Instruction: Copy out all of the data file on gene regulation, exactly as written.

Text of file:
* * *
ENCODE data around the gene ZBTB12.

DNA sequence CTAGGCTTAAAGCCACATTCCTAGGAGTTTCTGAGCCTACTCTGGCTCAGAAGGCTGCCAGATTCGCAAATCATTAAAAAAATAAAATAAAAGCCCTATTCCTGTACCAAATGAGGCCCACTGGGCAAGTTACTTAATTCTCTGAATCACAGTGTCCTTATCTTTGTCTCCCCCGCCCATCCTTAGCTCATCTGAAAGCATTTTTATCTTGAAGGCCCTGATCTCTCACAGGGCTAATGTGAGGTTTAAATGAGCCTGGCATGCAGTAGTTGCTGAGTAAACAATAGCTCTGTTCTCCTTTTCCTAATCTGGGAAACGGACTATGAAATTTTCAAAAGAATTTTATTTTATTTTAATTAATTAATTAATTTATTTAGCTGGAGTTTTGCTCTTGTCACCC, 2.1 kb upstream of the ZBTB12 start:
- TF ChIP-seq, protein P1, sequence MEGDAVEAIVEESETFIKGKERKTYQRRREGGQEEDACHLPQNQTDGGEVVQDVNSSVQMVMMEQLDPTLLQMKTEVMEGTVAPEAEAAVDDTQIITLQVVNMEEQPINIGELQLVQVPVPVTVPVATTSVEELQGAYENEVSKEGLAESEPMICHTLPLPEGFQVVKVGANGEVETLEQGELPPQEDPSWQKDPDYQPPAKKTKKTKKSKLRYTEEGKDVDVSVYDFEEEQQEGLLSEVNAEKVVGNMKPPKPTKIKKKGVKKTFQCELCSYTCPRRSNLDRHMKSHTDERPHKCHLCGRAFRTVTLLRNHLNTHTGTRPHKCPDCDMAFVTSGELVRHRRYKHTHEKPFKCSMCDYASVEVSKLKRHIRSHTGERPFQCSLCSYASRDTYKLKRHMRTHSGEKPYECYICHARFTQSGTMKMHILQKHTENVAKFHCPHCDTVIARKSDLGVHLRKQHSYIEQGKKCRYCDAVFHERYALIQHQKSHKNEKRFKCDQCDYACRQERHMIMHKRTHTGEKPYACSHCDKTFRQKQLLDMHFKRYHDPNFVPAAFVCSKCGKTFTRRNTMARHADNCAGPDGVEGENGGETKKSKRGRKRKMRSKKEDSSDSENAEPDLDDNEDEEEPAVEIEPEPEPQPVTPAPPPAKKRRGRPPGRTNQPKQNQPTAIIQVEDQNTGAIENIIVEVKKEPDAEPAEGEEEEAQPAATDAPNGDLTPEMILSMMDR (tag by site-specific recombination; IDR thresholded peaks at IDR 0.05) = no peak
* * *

ENCODE data around the gene ZBTB12.

DNA sequence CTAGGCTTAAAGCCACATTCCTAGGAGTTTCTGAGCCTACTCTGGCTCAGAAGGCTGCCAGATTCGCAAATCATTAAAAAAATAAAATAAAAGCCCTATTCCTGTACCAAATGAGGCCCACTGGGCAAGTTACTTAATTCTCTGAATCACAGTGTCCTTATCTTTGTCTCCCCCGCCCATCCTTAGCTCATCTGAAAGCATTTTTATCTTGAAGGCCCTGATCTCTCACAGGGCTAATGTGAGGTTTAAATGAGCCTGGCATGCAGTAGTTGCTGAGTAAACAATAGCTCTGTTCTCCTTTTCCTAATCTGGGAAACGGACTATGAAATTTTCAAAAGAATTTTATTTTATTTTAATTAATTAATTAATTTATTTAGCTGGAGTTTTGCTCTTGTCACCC, 2.1 kb upstream of the ZBTB12 start:
- TF ChIP-seq, protein P1, sequence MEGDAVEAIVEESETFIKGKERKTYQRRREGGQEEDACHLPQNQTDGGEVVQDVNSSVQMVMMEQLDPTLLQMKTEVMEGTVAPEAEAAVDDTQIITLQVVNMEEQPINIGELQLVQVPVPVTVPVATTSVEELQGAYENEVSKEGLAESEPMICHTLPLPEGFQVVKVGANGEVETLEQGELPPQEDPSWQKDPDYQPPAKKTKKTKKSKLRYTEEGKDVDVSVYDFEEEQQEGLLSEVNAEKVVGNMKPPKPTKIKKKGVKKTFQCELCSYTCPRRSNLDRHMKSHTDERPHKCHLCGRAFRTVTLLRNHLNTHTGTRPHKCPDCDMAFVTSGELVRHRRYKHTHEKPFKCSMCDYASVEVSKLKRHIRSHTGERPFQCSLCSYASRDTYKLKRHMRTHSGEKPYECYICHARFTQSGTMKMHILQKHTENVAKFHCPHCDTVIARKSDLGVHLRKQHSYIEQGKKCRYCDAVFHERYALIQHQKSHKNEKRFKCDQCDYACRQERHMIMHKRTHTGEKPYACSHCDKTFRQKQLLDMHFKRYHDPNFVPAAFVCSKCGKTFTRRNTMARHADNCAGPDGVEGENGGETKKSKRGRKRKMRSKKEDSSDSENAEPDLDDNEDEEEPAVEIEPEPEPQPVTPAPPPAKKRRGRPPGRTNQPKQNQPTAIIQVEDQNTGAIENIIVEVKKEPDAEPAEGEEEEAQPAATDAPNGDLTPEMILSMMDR (tag by site-specific recombination; IDR thresholded peaks at IDR 0.05) = no peak